Our morning meal consisted of eggs, delicious sausage, and the absolutely best crushed potatoes imaginable. The chef revealed, “The secret is to boil the full skin potatoes, fry them crisp, lightly pepper and gently crush.” Delightful!

A country lodging

If you enjoy being in a place with history, step across the threshold of time to a golden age where luxury was expected, and attention to fine dining and personal details was always the order of the day.

The erstwhile glamour and sophistication are still there in the northern California forest – at the Benbow Inn. In 1983, the Inn was placed on the National Register of Historic Places – kudos to the selection committee.

Other things to consider

In 2018, Historic Hotels of America bestowed the Best Small Historic Inns Award (under 75 guestrooms) on the Benbow Inn.

The Inn is an excellent venue for a corporate retreat or wedding for up to 225 guests.

Electric car aficionados: In these parts, it’s a long way between charges, and Benbow Inn has charging stations!

Our recommendation

In our fast-paced world, any opportunity to get away from it all, even for a short while, can do wonders to re-energize our lives. The Benbow Historic Inn offers its own special magic from another time and place.

So, choose from a range of guestroom types to suit your taste, soak in the refined ambiance, and enjoy a getaway at the Inn.

For more information

The Benbow Historic Inn has an excellent website that provides everything you need to know.

Happy travels!

*************************************

“Get out there, but be prepared.”

Whenever we travel, we are protected by AllianzTravel insurance.

You can plan your trips with Google Maps.

The opinions expressed in our articles are the journalists’ alone, and have not been reviewed, endorsed or approved by any entity.

Copyright © 2019 Visit great vacation destinations with Wayne and Judy Bayliff

Photos Copyright © 2019 Judy Bayliff – Vintage photos courtesy of Benbow Historic Inn. Fake ghost image by Wayne Bayliff

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Princess Cruise Ships: Why They Sparkle

We recently took a Princess cruise to the Mexican Riviera on the Grand Princess. This was our third sailing on the Grand since she was commissioned in 1998. You might wonder, after 20 years of service and tens of thousands of passengers, how does Princess keep her looking fresh and appealing to prospective guests.

We interviewed the Captain and Hotel General Manager, and along with inquiring about their work we asked some questions about the age of the Grand Princess.

Meet the Captain

The present Master of the Grand Princess is Captain John Harry Smith. Captain Smith started his career at sea as a deck hand on an oil tanker. He worked his way up the ranks and has been with the Princess Cruise Line since 2007.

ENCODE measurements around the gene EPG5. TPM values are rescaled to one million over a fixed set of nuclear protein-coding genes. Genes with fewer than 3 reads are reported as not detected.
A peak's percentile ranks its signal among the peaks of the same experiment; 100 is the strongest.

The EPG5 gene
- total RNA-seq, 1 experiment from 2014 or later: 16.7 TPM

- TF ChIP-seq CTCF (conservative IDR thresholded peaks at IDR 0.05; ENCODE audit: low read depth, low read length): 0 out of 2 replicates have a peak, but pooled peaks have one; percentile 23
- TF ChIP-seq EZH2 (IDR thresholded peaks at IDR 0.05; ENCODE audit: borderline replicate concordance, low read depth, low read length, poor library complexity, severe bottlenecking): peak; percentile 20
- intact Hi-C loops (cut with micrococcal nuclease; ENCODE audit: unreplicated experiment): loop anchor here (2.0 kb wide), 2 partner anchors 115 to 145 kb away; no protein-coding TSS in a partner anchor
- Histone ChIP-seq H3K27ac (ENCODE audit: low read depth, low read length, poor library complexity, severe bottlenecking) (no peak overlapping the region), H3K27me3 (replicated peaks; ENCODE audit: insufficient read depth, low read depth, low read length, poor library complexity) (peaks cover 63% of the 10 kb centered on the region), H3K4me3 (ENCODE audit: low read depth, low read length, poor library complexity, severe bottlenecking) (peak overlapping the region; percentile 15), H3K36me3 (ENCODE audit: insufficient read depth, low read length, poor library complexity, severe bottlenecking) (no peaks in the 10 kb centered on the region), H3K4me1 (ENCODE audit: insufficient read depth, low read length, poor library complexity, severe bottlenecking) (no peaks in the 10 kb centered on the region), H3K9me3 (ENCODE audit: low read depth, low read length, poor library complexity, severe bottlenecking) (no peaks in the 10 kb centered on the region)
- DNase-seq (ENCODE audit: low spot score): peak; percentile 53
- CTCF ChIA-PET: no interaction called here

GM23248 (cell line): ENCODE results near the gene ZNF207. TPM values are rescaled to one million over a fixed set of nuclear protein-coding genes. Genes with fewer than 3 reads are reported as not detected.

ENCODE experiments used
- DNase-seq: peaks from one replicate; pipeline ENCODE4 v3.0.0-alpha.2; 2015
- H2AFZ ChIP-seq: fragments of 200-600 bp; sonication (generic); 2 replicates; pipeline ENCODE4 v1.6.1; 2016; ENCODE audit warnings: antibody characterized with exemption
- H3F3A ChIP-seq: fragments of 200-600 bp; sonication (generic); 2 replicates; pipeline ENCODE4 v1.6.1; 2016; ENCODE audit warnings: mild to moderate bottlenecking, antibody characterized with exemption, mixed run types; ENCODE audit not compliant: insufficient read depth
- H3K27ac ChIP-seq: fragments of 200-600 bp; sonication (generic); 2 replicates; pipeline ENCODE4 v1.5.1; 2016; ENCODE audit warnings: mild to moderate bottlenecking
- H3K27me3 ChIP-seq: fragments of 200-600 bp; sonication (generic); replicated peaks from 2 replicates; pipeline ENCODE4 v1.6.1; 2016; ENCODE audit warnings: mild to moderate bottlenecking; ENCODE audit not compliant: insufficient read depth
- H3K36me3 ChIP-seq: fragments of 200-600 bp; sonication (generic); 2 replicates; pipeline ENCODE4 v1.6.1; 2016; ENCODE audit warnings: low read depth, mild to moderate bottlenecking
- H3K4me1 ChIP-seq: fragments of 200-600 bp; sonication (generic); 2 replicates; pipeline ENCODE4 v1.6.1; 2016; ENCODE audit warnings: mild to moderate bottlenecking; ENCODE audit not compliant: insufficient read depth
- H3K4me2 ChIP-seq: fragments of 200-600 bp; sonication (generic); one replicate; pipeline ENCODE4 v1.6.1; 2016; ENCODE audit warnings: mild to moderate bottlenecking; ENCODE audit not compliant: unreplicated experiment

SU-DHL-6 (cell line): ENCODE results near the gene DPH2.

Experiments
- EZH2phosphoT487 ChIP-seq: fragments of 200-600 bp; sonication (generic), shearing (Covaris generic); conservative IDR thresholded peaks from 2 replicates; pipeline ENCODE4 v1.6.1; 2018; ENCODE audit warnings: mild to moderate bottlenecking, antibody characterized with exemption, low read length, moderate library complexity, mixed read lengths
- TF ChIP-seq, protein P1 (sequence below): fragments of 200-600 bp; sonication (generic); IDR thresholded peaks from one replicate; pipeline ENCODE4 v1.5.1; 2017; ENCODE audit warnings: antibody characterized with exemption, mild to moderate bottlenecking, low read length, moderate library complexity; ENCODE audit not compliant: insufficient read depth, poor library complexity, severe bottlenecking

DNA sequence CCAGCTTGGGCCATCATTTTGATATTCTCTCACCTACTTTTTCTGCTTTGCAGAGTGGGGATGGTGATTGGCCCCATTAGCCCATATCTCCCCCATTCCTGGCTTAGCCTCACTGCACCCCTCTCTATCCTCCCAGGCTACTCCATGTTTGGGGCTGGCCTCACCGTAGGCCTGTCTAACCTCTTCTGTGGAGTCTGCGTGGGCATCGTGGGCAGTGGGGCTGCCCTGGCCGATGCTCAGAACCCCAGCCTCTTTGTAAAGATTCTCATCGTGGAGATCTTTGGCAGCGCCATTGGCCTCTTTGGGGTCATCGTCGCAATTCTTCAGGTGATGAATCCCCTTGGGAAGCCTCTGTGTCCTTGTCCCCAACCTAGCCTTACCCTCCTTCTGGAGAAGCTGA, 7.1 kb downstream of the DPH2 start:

In our years as travel photojournalists we have interviewed many ship’s Masters. Captain Smith manifests the same professionalism and confidence that we have learned to expect from all the members of his highly trained and respected vocation.

On the subject of maintaining older ships in the Princess fleet, Captain Smith commented, “Having an inspired crew, and paying attention to details when it comes to cleanliness and appearance gives any ship vitality. Constant and vigilant maintenance allows older ships to remain seaworthy and popular among new and repeat guests.” To that end, each Princess ship is removed from service every three years, and the Grand Princess is next in line.

In March 2019, the Grand Princess will enter dry dock in Portland, Oregon for repairs, maintenance, improvements, and inspections. She will be worked over from stem to stern, top to bottom, inside and out, by 1000 contractors from around the world. The work will be performed 24-hours per day, and the workers will live aboard the ship. Service will be provided by the ship’s regular hospitality crew during the entire process. All the work and numerous inspections will take just 13 days. Now that’s precision planning!

We asked the Hotel General Manager

While the Captain is responsible for literally everything, his primary areas of concentration are guest and ship safety, navigation, operations, and the environment. The Captain puts great trust in the person who is directly charged with keeping the passengers happy, i.e., the Hotel General Manager. The HGM is responsible for all guest services, including dining, entertainment, and housekeeping. Helmut Leikauf is the Hotel General Manager aboard the Grand Princess.

There’s a ratio of about 2 guests to 1 crewmember on board a Princess ship. Approximately 900 of the 1100 hundred crew aboard the Grand Princess are guest-centric and report to the hotel organization. The HGM is an important officer indeed.

Mr. Leikauf fits the profile of his job, perfectly. He hails from Austria, a country noted for its prestigious hotel schools. Helmut is the epitome of what one expects at the top echelon of a first class hotel – on land or sea.  He is gracious, gregarious, and exacting, and his leadership by example is evident throughout the ship. He offered, “A happy crew makes for happy guests.”

We asked Mr. Leikauf about how long a ship might expect to be part of the Princess fleet. His answer was that such decisions are way above his pay grade, but he did offer that the Princess’ head office is highly focused on an excellent guest cruise experience. In his opinion, “There will be a place for any ship that continues to uphold and perform to Princess high standards, and remains popular with the guests.”

We recommend this cruise 

Our ten day cruise to Mexico exceeded our expectations. The Grand Princess performed like the great ship she is, and the attentive officers and crew made it an exceptional vacation.